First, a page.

Teach me again that discipline yields a rich harvest of grace and peace.
Remove any obstacles between us and move me closer to You. 

Bless me with repentance.
To turn away from anything that distances me from You.
To turn from lust to love.
To turn from fear to freedom.
To turn from jealousy to justice.
To turn from selfishness to service.
To turn from haughtiness to humility.
To turn from gluttony and greed to goodness and grace.
To turn from doubting and depression to depending fully on You.
To turn from worshipping counterfeit gods to worshipping You.
Help me repent of my sins and turn to You, so that my sins are wiped away.

Remind me of my mortality.
I was created from dust and to dust I shall return.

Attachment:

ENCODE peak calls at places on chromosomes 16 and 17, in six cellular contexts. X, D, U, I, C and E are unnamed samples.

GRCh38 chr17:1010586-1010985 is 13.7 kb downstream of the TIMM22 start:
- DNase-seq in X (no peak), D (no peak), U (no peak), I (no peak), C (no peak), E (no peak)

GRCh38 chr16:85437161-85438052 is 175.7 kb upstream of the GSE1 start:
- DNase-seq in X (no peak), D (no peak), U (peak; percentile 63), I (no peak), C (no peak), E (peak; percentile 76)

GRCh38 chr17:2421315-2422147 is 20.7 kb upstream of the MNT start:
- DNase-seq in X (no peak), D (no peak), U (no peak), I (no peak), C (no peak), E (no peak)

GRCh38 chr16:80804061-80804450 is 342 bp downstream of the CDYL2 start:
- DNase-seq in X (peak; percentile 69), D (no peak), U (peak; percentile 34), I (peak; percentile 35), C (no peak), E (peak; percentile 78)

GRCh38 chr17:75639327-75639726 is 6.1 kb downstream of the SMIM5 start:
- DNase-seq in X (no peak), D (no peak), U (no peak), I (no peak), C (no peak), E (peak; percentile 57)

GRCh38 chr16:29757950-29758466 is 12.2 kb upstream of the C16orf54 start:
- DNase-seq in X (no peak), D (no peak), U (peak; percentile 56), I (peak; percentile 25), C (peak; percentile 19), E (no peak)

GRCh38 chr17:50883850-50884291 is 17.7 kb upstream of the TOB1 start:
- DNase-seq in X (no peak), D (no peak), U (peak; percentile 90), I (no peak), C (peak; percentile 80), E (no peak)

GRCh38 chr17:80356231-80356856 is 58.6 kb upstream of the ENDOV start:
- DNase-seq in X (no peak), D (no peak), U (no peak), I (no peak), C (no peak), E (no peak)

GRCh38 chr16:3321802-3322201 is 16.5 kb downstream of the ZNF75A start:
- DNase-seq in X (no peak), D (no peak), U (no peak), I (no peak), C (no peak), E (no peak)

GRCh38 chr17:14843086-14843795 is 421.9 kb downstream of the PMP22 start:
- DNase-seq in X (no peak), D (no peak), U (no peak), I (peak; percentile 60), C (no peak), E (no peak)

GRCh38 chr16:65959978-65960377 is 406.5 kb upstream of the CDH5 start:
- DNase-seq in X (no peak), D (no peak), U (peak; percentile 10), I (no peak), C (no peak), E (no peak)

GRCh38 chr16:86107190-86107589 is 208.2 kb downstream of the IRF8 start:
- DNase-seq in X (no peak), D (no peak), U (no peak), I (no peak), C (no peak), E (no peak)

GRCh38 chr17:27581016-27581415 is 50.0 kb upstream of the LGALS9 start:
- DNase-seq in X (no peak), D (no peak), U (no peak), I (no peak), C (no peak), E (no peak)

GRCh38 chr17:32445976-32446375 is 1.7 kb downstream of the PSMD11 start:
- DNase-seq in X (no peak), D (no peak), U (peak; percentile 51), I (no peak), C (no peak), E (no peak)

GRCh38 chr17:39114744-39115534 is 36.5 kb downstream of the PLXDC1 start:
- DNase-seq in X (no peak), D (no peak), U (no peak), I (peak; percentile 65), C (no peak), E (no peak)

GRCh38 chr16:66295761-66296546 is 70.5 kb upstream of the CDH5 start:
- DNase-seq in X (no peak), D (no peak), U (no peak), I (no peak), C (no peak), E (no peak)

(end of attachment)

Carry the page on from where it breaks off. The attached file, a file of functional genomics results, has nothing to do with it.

My time in the world You have created is limited.
Help me make the most of it.
Let Your dreams for me by my dreams for me.
Make my purposes clear. Give me a passion for my purposes. 
And let me know that this world is not my permanent home.
Your Kingdom and Your heart is my true and eternal dwelling place.

You are faithful to me. 
Recreate me in Your image so I am faithful to You and others.
Do something in me during this season.
Do something small and do something big.
And as You do something in me; do something through me.
Bless me and a make me a blessing to others and to the world.
Let me experience the resurrection of Christ.
Resurrect me. Give me a rebirth. Raise me to new levels of life.


Wednesday, February 18, 2015

Practical Suggestions for Lent

Today begins the season of Lent. It is a six-week journey leading to the cross and eventually the empty tomb. It’s a path we must take to fully embrace the destination. 

Darkness comes before light.